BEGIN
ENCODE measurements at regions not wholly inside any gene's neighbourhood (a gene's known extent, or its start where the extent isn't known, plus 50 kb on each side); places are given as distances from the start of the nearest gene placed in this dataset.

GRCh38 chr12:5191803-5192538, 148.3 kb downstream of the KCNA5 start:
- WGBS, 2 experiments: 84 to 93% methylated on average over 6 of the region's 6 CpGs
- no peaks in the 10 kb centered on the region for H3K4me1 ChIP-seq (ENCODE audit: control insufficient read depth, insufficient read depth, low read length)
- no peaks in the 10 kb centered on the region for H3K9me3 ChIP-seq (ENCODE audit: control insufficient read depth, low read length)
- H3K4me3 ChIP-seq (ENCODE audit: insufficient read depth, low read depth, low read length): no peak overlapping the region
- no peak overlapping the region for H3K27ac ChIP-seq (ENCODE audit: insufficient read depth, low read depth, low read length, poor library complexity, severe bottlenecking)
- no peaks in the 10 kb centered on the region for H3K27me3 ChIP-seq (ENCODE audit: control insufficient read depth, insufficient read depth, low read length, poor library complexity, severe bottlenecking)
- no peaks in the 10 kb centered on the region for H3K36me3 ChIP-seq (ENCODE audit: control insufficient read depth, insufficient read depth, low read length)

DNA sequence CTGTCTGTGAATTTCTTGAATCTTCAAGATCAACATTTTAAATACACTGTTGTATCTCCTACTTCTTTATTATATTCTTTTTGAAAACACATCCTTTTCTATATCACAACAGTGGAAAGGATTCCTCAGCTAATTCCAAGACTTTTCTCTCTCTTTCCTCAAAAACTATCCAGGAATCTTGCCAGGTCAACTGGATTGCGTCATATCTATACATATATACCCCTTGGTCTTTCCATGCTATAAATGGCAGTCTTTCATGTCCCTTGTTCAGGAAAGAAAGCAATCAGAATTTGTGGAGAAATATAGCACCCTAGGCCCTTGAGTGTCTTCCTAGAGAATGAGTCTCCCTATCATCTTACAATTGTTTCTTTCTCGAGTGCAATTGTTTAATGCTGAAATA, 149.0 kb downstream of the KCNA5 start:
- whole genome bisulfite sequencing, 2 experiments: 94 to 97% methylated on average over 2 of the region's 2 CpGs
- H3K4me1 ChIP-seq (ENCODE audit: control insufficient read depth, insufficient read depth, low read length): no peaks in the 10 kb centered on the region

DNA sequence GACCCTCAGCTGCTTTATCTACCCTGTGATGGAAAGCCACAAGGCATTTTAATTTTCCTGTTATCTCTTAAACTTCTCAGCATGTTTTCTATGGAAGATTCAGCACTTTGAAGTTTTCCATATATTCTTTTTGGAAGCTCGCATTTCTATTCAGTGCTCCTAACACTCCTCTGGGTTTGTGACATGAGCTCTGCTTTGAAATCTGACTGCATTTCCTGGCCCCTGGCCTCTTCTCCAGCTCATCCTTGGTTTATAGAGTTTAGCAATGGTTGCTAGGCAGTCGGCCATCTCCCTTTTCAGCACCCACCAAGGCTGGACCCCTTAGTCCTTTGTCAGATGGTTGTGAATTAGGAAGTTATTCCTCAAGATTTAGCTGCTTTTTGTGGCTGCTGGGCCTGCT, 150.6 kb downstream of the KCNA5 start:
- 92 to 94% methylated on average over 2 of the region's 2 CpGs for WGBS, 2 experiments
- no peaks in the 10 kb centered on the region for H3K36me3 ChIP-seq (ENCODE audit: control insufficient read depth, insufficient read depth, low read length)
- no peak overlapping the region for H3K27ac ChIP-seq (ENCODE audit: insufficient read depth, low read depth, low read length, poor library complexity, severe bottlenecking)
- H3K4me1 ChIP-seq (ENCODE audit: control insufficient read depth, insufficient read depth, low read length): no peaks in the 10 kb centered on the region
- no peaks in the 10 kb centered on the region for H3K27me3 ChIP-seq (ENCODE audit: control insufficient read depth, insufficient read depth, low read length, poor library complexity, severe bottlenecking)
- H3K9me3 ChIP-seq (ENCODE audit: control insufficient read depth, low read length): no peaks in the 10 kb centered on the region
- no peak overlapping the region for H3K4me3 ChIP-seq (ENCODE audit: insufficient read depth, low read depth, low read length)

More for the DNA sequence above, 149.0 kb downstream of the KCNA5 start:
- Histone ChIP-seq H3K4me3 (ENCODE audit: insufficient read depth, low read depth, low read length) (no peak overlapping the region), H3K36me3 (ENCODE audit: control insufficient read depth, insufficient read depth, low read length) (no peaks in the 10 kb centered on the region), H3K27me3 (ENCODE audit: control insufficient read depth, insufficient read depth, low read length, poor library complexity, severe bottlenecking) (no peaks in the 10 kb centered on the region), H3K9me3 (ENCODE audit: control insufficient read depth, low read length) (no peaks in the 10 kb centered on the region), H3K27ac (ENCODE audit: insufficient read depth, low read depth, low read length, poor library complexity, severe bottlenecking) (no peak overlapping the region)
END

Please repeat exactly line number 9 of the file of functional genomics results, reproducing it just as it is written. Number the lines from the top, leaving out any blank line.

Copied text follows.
- no peaks in the 10 kb centered on the region for H3K36me3 ChIP-seq (ENCODE audit: control insufficient read depth, insufficient read depth, low read length)